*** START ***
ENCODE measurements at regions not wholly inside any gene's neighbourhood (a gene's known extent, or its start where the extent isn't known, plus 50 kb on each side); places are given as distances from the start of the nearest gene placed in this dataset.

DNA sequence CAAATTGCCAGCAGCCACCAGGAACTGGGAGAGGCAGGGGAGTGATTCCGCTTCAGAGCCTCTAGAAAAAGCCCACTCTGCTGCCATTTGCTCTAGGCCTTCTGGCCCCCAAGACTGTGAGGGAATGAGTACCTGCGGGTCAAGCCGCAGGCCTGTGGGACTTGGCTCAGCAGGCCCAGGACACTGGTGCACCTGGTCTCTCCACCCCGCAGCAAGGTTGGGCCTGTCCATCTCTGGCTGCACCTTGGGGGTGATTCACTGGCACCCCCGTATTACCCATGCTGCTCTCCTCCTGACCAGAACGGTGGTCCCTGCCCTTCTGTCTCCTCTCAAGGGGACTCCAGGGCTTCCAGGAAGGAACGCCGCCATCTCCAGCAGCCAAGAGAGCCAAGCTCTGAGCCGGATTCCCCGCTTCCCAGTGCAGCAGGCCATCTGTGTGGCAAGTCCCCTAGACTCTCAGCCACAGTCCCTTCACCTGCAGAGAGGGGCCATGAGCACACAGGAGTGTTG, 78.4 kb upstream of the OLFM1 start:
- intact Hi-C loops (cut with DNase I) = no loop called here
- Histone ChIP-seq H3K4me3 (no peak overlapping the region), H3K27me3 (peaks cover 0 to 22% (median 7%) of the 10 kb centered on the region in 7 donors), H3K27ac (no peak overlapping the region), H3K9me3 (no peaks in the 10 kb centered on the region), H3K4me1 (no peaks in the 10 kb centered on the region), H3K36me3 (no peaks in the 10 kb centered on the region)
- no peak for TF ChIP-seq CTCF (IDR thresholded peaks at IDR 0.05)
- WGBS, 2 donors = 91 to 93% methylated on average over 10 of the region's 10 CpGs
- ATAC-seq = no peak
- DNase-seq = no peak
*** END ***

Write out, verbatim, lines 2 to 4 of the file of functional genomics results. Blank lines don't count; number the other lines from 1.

DNA sequence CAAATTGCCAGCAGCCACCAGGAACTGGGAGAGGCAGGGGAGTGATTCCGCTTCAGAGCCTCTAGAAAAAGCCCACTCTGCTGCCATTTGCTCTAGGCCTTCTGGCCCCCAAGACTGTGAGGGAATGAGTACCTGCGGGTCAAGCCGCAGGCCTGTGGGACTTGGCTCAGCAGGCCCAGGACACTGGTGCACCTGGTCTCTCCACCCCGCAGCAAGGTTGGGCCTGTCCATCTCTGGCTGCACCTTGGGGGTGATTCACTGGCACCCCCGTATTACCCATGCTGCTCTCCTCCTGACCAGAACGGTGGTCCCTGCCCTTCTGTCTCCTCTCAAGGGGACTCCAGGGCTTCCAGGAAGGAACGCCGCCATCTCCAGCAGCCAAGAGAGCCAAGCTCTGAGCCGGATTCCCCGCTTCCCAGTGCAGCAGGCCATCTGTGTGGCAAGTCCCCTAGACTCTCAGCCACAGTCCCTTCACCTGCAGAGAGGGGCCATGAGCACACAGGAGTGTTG, 78.4 kb upstream of the OLFM1 start:
- intact Hi-C loops (cut with DNase I) = no loop called here
- Histone ChIP-seq H3K4me3 (no peak overlapping the region), H3K27me3 (peaks cover 0 to 22% (median 7%) of the 10 kb centered on the region in 7 donors), H3K27ac (no peak overlapping the region), H3K9me3 (no peaks in the 10 kb centered on the region), H3K4me1 (no peaks in the 10 kb centered on the region), H3K36me3 (no peaks in the 10 kb centered on the region)